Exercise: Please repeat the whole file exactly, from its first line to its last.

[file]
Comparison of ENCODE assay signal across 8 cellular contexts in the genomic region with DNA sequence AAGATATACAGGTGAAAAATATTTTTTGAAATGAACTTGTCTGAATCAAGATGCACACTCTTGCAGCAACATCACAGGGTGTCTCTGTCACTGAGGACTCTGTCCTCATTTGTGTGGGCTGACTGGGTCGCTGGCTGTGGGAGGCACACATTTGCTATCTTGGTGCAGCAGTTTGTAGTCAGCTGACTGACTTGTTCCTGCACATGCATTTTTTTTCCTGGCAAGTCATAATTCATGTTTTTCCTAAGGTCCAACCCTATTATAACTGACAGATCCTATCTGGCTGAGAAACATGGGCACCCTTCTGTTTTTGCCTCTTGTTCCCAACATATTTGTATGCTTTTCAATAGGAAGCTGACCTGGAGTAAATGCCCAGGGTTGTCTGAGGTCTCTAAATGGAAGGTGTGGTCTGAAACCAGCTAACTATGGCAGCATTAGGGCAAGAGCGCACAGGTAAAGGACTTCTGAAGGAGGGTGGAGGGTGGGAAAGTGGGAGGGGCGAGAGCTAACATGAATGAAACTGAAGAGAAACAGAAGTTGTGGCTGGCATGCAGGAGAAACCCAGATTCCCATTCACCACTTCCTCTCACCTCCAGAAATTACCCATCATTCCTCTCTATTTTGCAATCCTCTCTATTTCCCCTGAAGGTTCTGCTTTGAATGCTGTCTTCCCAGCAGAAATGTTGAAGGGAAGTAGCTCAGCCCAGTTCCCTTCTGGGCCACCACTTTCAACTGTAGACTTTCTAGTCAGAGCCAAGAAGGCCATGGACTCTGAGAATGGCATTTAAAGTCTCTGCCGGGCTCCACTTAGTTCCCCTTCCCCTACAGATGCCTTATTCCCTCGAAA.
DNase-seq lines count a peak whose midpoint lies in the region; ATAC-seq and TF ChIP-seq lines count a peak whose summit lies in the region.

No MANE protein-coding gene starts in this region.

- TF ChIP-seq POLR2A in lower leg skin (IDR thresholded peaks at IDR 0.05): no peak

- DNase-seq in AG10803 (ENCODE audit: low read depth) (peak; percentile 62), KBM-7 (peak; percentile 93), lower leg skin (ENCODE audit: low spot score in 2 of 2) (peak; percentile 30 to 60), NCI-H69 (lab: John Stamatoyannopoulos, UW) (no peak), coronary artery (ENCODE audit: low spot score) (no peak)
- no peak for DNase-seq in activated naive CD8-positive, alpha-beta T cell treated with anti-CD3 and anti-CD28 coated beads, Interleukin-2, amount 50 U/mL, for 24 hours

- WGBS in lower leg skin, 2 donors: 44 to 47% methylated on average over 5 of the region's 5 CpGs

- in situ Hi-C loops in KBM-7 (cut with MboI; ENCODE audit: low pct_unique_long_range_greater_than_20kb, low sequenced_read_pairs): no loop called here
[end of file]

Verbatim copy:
Comparison of ENCODE assay signal across 8 cellular contexts in the genomic region with DNA sequence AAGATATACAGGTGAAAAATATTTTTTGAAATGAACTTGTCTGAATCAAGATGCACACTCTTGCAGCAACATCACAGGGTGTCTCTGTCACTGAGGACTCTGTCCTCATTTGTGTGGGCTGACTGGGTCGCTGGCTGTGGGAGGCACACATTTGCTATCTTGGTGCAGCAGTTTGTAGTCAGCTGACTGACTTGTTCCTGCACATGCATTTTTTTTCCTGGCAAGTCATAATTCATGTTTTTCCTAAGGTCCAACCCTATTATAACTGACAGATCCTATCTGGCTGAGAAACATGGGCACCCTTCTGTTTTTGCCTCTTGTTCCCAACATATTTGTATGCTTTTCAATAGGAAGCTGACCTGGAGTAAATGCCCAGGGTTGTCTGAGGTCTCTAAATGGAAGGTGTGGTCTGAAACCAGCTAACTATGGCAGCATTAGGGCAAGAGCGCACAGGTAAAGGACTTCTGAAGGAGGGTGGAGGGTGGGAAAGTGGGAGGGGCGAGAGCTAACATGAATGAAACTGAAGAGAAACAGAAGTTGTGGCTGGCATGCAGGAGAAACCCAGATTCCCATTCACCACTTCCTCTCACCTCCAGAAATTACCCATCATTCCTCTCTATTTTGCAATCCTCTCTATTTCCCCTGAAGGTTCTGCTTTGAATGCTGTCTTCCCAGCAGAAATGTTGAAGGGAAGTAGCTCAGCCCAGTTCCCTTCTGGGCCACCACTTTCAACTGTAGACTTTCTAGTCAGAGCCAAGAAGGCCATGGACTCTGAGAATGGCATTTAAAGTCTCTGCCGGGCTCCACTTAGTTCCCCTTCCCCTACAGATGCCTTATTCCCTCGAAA.
DNase-seq lines count a peak whose midpoint lies in the region; ATAC-seq and TF ChIP-seq lines count a peak whose summit lies in the region.

No MANE protein-coding gene starts in this region.

- TF ChIP-seq POLR2A in lower leg skin (IDR thresholded peaks at IDR 0.05): no peak

- DNase-seq in AG10803 (ENCODE audit: low read depth) (peak; percentile 62), KBM-7 (peak; percentile 93), lower leg skin (ENCODE audit: low spot score in 2 of 2) (peak; percentile 30 to 60), NCI-H69 (lab: John Stamatoyannopoulos, UW) (no peak), coronary artery (ENCODE audit: low spot score) (no peak)
- no peak for DNase-seq in activated naive CD8-positive, alpha-beta T cell treated with anti-CD3 and anti-CD28 coated beads, Interleukin-2, amount 50 U/mL, for 24 hours

- WGBS in lower leg skin, 2 donors: 44 to 47% methylated on average over 5 of the region's 5 CpGs

- in situ Hi-C loops in KBM-7 (cut with MboI; ENCODE audit: low pct_unique_long_range_greater_than_20kb, low sequenced_read_pairs): no loop called here